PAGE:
Heroes raise up the whole community
When nine-year-old Zemirah Singleton stepped up to the microphone Thursday evening, the words came out softly and clearly.
Barely able to look above the tables filled with heroes, Zemirah sang the song made famous by Josh Groban, “You Raise Me Up.”
The song starts soft and low with the words, “When I am down and, oh my soul, so weary.” The lyrics at first conjure up images of hearts burdened with trouble and then quickly crescendos to a refrain filled with hope.
“You raise me up, so I can stand on mountains; You raise me up to walk on stormy seas; I am strong, when I am on your shoulders; You raise me up, to more than I can be.”
No truer words were sung or spoken Thursday night when The Natchez Democrat honored this year’s Citizen of the Year and Unsung Heroes with a reception at The Carriage House Restaurant.
Each year, the newspaper invites family and friends of these community heroes to give them a pat on the back and a little applause for the work each have done to make the community in which we live a better place.
As you might imagine the men and women honored each year shirk such praise. They would much rather be out working in the community than sitting inside at a reception waiting to receive an award.
Former Natchez mayor Tony Byrne, Kathy Fitch, Joe and Dianne Good, Mike Lomasney, Bryant and Jean Reed, Carolyn Ridley, Monroe and Betty Sago, Anniece Smith and Will and Jeanette Warren were recognized for their giving of their time and talent to the community.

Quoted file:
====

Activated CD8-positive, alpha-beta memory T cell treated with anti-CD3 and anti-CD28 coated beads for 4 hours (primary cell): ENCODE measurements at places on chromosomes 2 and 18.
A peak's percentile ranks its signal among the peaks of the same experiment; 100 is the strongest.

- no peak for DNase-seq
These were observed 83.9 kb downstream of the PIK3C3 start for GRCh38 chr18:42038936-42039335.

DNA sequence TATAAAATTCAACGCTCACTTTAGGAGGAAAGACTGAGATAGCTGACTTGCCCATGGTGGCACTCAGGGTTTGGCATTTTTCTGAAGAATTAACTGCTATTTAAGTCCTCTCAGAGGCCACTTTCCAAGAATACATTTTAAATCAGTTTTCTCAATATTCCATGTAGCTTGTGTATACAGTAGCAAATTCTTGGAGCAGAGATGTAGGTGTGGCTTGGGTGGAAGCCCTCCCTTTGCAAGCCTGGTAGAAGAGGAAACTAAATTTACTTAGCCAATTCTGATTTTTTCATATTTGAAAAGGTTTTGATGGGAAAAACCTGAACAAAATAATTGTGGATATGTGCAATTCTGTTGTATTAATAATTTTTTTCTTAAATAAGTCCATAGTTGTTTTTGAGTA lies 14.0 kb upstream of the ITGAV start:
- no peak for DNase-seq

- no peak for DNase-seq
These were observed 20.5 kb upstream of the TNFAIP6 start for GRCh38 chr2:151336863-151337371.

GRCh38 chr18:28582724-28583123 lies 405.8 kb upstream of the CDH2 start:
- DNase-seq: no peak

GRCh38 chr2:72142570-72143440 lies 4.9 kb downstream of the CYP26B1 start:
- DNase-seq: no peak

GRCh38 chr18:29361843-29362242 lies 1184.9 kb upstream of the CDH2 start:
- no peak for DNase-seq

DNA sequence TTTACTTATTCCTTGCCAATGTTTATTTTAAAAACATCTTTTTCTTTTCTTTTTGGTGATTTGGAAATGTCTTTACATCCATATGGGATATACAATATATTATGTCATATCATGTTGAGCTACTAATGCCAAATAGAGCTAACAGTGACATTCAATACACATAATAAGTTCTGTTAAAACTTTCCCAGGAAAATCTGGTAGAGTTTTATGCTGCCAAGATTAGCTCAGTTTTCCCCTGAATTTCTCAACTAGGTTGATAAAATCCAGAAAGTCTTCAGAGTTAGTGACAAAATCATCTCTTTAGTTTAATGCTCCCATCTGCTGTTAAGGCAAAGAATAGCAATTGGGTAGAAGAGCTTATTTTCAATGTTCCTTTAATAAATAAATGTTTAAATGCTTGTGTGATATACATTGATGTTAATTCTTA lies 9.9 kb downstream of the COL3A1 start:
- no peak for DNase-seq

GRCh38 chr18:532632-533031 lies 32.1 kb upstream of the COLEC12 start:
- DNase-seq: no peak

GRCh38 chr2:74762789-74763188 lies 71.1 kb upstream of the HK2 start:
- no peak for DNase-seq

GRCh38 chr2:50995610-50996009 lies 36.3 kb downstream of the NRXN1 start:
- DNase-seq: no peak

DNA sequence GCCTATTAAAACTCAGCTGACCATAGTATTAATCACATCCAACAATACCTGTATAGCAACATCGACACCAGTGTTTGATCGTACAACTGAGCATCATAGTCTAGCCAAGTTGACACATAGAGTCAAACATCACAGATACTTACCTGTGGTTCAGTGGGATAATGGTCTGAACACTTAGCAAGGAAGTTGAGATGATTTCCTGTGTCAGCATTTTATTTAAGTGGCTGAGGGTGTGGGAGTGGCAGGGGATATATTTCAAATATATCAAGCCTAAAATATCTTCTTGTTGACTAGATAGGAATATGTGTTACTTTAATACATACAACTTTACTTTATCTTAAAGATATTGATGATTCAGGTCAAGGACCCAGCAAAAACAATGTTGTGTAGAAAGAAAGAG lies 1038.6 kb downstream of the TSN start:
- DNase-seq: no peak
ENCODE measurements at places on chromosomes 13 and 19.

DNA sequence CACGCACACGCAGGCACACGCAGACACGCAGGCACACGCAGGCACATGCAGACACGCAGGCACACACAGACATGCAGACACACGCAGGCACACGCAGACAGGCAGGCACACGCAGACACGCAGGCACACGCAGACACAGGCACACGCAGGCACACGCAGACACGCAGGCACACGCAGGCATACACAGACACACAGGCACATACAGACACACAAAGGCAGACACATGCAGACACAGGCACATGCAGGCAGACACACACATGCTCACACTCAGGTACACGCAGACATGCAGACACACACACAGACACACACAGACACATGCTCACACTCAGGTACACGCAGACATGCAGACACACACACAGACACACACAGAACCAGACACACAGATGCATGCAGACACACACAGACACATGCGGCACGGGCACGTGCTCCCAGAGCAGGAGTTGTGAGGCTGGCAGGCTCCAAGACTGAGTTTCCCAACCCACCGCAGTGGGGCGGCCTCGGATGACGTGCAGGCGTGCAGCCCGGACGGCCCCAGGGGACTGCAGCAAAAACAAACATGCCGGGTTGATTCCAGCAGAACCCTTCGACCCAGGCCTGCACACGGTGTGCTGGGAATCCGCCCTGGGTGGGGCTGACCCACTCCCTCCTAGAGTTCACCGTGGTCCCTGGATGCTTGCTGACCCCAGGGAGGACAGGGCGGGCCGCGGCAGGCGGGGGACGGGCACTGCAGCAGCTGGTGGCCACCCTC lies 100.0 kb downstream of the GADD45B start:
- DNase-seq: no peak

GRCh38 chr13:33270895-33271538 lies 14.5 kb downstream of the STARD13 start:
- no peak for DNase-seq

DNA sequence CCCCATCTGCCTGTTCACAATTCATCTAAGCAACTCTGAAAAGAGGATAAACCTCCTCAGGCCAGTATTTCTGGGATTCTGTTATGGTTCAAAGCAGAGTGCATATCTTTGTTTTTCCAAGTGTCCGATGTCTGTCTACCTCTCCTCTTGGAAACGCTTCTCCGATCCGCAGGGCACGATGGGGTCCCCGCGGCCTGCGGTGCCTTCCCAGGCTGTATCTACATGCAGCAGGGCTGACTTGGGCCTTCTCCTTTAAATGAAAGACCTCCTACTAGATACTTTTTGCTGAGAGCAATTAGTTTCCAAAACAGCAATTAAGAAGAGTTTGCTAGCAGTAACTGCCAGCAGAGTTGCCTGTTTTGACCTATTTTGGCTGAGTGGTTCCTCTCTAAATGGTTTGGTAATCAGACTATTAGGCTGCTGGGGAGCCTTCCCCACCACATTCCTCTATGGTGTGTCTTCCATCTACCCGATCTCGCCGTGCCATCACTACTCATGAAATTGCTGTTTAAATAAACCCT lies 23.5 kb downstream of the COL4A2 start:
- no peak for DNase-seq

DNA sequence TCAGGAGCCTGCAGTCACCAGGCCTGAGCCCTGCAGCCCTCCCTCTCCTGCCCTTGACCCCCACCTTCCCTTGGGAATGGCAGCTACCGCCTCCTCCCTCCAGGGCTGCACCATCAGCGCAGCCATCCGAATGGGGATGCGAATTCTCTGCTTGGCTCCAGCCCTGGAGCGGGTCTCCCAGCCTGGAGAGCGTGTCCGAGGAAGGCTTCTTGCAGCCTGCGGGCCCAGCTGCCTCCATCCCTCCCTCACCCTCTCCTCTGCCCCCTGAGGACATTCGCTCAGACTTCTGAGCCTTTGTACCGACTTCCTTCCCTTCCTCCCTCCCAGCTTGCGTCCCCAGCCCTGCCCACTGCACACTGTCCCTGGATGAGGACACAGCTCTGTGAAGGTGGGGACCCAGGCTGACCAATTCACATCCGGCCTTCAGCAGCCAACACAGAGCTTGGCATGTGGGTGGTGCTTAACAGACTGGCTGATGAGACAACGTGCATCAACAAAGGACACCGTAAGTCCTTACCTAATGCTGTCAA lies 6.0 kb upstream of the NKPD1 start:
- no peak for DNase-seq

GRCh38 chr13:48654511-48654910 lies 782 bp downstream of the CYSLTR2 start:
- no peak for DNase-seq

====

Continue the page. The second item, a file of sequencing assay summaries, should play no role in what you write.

Of these fourteen people who were honored, only one couple stood up to say a few words to the assembled crowd.
“We don’t consider ourselves heroes,” Betty Sago said standing beside her husband Monroe. “We were doing what we felt needed to be done in our community.”
My guess is that there were a lot of heads nodding as Betty Sago spoke.
Her words make the lyrics Zemirah sang all the more powerful, because out of the selflessness of a few, a whole community is raised up on mountains and above stormy seas.
Joe and Dianne Goods asked if their godchild could sing at the event. Their grandson Reginald Good also came to accompany Zemirah on piano.
Zemirah and Reginald were just two of the many children who came to this year’s event. In fact, I can’t remember any heroes reception with as many children in attendance.
The Sagos invited several children from the Pendleton Group Home, a Methodist Children’s Home in Natchez. Other families brought their children, grandchildren and great-grandchildren to the event.
Betty Sago calls the boys from the Pendleton Home “her children.” Throughout the year, she takes these boys under her wing, mentors them and offers them an opportunity to get scholarships from money donated to the Rhythm Night Club Museum.
“Children learn by doing things, by seeing things,” Dianne Good said Thursday at the reception.
Inviting them to events is important because they get to meet other community members doing something positive, both Betty Sago and Dianne Good stressed Thursday.
True to their callings, our unsung heroes found ways to turn a reception designed to honor them into a tool to make the community a better place.
Let’s give them a round of applause and learn from their examples.
Ben Hillyer is the design editor of The Natchez Democrat. He can be reached at 601-445-3540 or by e-mail at email@example.com.